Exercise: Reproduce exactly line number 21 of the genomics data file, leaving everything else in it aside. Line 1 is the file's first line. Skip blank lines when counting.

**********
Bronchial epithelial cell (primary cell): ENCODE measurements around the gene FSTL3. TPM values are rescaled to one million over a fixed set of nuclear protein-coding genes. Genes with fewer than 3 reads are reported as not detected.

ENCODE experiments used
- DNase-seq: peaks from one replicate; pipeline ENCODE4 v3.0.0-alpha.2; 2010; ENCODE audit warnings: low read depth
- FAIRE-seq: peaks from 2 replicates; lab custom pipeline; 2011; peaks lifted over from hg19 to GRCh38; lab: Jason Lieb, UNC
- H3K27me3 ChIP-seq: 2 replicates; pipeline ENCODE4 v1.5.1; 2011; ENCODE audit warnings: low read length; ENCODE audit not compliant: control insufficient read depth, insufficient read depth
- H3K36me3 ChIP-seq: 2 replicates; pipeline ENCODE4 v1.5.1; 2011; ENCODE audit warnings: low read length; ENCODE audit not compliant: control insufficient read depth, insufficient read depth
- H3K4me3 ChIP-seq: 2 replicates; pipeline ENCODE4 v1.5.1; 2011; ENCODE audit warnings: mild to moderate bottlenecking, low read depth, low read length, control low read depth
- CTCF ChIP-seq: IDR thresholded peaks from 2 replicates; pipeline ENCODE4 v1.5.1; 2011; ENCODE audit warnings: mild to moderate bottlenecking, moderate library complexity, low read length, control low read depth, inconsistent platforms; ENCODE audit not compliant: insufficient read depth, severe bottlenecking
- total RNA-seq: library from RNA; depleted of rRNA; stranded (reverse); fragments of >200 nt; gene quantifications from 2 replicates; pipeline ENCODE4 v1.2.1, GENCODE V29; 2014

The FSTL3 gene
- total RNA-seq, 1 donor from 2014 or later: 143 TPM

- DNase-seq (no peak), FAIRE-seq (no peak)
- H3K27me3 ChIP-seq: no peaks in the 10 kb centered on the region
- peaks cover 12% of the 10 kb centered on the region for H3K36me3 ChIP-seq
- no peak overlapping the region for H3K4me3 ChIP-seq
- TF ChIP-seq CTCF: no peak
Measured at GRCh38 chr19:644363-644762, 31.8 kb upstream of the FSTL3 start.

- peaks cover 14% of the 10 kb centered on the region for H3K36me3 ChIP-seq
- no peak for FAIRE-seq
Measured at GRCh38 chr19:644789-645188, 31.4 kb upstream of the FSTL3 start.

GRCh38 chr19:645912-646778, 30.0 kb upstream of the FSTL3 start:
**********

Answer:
GRCh38 chr19:645912-646778, 30.0 kb upstream of the FSTL3 start: